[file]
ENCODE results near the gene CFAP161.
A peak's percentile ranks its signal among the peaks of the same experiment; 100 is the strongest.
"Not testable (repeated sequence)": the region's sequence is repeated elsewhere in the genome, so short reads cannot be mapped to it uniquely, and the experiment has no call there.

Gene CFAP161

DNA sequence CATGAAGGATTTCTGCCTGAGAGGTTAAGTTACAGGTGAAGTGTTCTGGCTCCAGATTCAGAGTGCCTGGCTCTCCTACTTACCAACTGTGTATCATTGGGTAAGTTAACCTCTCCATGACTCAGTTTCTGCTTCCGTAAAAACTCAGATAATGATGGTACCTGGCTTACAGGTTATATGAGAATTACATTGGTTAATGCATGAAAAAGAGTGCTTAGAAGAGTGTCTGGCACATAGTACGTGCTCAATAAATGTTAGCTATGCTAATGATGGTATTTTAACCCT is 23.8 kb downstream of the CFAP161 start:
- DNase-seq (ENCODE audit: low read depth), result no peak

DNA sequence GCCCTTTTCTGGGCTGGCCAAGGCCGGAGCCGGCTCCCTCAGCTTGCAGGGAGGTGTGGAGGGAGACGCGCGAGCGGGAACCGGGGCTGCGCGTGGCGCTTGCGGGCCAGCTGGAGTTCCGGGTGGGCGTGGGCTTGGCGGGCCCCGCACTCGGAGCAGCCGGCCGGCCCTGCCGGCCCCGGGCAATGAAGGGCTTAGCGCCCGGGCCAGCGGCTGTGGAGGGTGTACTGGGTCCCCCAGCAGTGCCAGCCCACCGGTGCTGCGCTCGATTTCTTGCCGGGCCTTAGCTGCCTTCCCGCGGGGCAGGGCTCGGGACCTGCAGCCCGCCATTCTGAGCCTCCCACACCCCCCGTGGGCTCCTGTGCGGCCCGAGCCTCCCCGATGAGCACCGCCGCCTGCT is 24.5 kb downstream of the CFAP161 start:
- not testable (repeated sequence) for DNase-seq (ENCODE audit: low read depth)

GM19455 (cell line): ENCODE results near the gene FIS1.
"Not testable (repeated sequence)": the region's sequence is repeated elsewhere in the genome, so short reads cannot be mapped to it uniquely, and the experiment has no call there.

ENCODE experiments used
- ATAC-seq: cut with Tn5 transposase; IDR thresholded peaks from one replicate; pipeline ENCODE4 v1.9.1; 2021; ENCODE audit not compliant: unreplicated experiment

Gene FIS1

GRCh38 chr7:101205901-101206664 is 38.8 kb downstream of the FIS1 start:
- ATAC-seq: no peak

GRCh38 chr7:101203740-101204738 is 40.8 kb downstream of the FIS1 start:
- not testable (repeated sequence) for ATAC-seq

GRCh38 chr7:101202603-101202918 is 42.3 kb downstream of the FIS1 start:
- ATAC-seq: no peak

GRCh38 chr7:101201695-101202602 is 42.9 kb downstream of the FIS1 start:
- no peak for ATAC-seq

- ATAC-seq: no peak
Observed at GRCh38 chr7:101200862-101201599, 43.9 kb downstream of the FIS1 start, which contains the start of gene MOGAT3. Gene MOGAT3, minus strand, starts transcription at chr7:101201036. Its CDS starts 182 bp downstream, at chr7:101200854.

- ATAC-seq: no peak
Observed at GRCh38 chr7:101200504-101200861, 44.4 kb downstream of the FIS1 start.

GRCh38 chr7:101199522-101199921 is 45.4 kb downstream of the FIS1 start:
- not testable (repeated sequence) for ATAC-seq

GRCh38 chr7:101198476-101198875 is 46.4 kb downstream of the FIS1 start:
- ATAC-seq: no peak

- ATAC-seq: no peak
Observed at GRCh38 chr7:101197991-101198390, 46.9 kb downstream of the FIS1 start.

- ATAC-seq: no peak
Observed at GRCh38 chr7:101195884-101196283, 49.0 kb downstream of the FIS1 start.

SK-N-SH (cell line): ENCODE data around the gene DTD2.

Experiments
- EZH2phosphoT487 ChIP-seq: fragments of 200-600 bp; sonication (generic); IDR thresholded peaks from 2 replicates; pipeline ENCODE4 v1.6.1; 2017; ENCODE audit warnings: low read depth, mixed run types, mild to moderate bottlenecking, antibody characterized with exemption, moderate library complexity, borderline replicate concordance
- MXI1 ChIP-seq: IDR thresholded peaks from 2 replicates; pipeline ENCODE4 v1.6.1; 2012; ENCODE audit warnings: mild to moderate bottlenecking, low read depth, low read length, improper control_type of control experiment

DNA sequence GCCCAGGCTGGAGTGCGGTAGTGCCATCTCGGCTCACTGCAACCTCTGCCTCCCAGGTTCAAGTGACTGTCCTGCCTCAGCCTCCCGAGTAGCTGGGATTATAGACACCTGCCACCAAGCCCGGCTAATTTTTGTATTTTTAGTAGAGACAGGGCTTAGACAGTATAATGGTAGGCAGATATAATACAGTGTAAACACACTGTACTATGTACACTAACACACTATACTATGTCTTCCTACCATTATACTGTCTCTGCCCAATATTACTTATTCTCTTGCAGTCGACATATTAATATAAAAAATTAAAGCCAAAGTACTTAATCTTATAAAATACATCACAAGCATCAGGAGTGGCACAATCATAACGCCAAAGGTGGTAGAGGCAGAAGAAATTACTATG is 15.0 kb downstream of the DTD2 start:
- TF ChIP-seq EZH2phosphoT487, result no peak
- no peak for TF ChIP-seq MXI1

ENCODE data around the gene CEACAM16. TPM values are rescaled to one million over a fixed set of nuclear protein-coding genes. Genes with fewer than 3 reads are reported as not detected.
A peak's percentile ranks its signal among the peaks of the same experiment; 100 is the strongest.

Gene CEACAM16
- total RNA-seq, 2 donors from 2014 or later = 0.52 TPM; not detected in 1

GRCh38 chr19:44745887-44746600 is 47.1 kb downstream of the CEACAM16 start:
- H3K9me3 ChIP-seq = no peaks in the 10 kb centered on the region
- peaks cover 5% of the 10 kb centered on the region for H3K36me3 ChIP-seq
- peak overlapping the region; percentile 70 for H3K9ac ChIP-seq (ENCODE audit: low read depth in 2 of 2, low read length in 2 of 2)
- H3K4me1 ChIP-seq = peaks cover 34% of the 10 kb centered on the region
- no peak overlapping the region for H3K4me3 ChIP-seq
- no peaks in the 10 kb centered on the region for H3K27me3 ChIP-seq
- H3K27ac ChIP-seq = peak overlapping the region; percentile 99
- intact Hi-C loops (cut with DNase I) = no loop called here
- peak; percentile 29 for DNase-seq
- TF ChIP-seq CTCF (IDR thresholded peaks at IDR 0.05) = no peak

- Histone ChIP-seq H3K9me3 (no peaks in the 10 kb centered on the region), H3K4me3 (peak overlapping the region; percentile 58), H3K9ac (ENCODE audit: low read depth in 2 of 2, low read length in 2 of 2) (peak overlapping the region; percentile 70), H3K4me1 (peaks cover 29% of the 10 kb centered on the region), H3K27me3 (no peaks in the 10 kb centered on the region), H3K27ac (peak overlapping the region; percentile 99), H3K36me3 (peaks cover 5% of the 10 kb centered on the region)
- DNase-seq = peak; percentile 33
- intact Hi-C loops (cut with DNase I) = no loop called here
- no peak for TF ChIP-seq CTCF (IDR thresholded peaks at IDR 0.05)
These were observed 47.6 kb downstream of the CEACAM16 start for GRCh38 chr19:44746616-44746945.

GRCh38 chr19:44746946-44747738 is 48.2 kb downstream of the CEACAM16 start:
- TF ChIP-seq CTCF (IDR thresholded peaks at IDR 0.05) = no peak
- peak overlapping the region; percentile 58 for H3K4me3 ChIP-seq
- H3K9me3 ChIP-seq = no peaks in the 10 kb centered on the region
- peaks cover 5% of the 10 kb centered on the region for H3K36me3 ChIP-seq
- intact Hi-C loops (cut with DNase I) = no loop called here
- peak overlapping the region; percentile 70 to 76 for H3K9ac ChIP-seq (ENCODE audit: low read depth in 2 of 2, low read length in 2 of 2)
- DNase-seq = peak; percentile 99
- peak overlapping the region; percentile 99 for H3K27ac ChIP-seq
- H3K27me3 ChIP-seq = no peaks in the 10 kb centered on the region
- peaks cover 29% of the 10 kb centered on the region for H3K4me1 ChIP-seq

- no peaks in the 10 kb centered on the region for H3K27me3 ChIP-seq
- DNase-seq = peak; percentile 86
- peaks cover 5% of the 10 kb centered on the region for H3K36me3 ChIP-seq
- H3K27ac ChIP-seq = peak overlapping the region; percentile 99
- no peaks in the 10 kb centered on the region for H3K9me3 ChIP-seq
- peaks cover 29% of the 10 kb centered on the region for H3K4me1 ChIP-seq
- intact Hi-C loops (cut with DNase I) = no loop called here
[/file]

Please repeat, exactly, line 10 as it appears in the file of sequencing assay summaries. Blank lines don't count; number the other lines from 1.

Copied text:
"Not testable (repeated sequence)": the region's sequence is repeated elsewhere in the genome, so short reads cannot be mapped to it uniquely, and the experiment has no call there.